The first time you see a fish surfboard, you may think, “That’s a strange looking shortboard”. Upon closer examination, you discover that this strange board has some massive volume. Super thick, super wide, short - don’t forget about the huge tail and rounded nose...you say to yourself: “Wait a second...this board looks like a fish.”
1970 - San Diego, California. A huge revolution was happening in surfing, particularly due to the groundbreaking technologies that allowed shapers to let their imaginations run wild. The shortboard revolution was forcing people to reconsider what was possible on a wave, and new surfboard shapes were a major catalyst at this pivotal point in surfing history.
Aside from ancestors of the modern day short board being pioneered, the very first fish was born in the family garage of Steve Lis.
Since then, the fish surfboard has proved itself to be a necessary board in many surfers’ quiver. If you’re considering expanding your board lineup, and you’d like to learn more about the fish surfboard, then this article is for you.
What are the benefits of a fish board?
Speed in Small Waves
You’re excited the weather is getting nicer, you’ve finally ditched the wetsuit, and you’re ready to enjoy some summertime swell...You head to the beach and find...this:
Small waves. Mush. Ankle biters. Slow as snails. Slop. Choppy. Whatever you want to call these waves, they are small and mushy.
A short board can be difficult to unleash in small, weak surf. Sure, you have the option of a longboard, but you want speed in these small waves.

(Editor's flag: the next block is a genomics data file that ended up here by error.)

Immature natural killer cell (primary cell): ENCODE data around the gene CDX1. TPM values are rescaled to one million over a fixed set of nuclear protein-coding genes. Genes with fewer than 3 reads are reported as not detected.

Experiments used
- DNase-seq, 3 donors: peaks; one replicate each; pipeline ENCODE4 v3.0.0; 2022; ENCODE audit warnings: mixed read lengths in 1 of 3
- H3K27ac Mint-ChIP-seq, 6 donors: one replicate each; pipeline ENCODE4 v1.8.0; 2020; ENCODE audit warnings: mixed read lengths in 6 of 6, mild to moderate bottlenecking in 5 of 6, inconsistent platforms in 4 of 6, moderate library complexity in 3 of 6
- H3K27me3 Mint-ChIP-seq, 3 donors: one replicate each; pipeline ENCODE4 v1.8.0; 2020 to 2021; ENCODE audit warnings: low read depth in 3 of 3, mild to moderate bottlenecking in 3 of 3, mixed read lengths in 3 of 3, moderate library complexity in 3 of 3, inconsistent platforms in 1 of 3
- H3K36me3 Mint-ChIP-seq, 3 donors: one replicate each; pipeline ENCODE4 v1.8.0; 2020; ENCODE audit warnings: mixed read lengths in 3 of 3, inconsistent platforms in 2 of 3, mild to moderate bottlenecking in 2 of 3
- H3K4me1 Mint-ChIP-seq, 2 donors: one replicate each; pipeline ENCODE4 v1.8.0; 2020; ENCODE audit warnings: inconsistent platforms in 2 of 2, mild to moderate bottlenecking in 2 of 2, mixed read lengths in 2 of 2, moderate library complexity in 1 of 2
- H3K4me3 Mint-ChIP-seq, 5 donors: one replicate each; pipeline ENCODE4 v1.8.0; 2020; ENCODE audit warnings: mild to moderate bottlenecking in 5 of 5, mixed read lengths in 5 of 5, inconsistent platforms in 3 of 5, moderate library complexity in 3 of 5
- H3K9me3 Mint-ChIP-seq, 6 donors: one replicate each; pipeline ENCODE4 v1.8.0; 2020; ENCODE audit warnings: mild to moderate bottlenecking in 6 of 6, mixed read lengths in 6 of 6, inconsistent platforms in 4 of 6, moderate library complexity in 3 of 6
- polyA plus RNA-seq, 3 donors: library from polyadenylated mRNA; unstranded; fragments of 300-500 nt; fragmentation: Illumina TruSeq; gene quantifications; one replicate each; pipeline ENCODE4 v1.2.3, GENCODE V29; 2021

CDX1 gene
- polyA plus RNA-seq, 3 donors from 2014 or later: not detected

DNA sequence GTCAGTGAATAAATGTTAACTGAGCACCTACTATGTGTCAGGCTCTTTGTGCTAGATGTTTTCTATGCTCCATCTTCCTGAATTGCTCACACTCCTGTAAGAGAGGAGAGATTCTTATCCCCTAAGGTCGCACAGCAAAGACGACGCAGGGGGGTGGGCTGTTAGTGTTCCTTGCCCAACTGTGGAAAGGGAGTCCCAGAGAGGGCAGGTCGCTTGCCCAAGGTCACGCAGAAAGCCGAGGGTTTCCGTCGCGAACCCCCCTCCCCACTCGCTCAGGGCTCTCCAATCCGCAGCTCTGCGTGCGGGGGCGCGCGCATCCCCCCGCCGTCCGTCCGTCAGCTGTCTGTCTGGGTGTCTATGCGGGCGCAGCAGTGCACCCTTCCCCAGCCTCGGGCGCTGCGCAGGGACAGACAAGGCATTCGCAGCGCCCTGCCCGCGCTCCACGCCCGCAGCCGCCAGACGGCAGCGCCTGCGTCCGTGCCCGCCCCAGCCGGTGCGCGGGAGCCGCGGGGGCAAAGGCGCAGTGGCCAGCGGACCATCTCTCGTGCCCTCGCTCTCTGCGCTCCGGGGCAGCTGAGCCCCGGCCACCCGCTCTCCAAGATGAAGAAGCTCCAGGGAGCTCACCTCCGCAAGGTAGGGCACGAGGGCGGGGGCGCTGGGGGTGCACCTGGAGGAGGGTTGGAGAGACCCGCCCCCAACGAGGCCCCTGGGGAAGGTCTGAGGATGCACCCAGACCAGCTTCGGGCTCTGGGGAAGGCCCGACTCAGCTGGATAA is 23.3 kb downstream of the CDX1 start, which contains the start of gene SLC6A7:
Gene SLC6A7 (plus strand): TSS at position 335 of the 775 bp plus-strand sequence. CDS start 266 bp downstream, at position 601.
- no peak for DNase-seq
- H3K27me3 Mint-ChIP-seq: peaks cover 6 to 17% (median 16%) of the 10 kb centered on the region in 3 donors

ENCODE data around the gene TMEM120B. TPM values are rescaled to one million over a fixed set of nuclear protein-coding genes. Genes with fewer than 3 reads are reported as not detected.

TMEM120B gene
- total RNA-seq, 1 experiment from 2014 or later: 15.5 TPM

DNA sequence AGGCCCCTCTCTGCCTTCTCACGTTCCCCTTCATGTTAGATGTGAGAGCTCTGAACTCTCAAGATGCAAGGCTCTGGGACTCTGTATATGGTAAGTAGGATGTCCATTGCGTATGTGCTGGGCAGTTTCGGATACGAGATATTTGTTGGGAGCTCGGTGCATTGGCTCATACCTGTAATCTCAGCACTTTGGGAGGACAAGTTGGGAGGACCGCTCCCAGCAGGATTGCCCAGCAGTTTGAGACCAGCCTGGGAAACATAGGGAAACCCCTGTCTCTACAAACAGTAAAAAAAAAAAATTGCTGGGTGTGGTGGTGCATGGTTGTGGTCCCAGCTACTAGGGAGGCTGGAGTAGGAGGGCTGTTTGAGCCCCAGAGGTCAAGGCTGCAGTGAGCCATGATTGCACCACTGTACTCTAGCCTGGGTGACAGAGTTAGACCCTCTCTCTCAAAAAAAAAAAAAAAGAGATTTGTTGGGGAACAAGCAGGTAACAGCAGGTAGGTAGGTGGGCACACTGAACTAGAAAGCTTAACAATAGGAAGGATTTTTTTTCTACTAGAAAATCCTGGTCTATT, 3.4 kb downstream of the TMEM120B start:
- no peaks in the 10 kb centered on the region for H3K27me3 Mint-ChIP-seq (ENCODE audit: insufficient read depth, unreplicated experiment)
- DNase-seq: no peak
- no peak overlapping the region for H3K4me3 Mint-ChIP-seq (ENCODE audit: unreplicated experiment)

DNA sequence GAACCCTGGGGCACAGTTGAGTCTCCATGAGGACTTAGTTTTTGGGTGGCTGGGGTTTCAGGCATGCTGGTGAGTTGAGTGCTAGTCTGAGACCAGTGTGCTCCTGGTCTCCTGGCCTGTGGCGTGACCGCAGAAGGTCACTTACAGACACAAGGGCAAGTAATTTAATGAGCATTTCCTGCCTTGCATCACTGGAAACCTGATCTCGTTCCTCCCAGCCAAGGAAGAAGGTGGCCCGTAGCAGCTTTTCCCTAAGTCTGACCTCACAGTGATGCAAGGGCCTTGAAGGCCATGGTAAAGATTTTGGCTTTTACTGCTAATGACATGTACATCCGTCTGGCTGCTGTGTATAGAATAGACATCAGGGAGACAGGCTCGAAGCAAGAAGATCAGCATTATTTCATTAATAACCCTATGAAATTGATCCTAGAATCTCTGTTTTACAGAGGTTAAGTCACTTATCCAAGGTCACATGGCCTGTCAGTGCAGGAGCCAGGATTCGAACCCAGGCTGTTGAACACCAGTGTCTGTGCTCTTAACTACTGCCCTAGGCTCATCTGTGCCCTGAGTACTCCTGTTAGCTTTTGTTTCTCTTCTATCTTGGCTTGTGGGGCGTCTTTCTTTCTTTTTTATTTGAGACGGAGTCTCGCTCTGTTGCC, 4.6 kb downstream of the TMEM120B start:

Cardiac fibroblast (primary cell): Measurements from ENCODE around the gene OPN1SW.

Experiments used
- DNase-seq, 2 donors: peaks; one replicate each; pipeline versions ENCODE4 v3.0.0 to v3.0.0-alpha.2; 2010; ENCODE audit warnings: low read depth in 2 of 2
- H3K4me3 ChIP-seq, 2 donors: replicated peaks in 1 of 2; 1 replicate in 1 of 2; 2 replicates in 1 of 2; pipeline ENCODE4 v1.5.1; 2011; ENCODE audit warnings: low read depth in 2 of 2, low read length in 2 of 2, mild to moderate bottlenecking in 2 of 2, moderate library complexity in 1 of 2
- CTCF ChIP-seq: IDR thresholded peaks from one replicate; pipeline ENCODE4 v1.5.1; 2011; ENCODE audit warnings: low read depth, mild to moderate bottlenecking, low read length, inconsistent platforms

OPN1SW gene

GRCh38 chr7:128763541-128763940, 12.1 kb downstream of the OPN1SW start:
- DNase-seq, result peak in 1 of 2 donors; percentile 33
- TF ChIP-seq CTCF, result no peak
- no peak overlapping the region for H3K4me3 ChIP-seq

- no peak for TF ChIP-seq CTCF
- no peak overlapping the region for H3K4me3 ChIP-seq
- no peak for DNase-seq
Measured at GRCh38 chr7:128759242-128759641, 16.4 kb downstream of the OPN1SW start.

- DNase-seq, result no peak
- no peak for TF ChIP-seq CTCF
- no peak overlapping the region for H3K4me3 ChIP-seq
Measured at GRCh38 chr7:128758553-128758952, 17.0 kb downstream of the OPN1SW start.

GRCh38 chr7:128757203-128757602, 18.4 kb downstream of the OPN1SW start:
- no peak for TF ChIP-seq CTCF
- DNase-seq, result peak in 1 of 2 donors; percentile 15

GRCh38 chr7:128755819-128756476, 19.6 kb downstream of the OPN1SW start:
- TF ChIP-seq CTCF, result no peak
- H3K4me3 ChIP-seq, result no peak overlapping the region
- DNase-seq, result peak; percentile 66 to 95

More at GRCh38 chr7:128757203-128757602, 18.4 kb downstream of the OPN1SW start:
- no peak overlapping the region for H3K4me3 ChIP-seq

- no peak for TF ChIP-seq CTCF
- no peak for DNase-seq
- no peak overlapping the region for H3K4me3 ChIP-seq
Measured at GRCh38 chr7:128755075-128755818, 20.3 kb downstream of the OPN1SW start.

The fish can give you what you’re looking for, we’ll get into the science later, but for now, it’s important to understand is that the biggest benefit of the fish surfboard is the easiness in which we get speed in small waves.
A Fast, Easy Paddle
The fish board has significantly more volume than a shortboard. What does volume mean for a surfboard? High volume equates to buoyancy. Being buoyant will mean the board will cruise in the water, making paddling easier and faster.
A fish surfboard will also have very little rocker - the curve of a surfboard - which makes it easier to paddle, too.
Great Wave Catchability
Catching waves. It’s what’s for dinner. Sure, most of surfing is paddling, and when we’re learning, most of surfing is wiping out - but on the very best days, we’re out there, catching waves. Days when the surf is mushy and weak, catching waves can still become a reality. We have options as surfers. The first is a shortboard, which will may be a challenge that may not seem worth it in light of the other choices we have. The next is a longboard. The last, is a fish.